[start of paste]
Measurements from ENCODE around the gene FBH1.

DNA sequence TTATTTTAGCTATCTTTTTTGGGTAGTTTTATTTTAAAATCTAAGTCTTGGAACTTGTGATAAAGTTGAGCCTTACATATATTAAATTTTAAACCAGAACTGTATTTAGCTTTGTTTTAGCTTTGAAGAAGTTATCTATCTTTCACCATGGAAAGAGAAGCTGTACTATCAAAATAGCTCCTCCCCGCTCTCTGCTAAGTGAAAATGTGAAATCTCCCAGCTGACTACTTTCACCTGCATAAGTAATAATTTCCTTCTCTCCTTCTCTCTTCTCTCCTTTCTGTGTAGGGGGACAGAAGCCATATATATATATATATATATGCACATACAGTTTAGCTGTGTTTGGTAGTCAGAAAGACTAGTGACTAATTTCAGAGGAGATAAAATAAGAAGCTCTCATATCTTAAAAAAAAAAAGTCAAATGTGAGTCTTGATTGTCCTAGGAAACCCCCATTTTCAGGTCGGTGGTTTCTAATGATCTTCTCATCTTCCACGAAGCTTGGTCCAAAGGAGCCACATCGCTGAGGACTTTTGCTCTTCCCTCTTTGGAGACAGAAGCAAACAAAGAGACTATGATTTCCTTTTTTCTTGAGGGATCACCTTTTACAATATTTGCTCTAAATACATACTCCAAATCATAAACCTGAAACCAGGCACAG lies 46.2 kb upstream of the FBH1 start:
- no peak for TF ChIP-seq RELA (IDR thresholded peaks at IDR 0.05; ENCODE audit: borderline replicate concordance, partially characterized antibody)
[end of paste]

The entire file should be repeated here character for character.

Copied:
Measurements from ENCODE around the gene FBH1.

DNA sequence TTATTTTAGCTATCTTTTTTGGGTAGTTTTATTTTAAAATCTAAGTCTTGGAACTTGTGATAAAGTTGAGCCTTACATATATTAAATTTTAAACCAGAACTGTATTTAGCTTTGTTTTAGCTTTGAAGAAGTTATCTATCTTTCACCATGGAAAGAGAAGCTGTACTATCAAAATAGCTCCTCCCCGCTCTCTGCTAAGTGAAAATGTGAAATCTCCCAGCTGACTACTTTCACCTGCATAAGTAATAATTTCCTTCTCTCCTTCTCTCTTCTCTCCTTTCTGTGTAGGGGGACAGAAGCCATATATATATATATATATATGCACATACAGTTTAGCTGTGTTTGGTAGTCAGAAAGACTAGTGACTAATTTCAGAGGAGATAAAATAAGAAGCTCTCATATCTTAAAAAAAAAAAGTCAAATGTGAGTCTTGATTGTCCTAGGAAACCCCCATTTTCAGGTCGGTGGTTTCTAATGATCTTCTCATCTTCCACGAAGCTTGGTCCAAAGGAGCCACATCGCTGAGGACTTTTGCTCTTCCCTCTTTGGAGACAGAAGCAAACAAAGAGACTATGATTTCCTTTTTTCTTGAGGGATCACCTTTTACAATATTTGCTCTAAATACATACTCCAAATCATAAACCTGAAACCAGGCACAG lies 46.2 kb upstream of the FBH1 start:
- no peak for TF ChIP-seq RELA (IDR thresholded peaks at IDR 0.05; ENCODE audit: borderline replicate concordance, partially characterized antibody)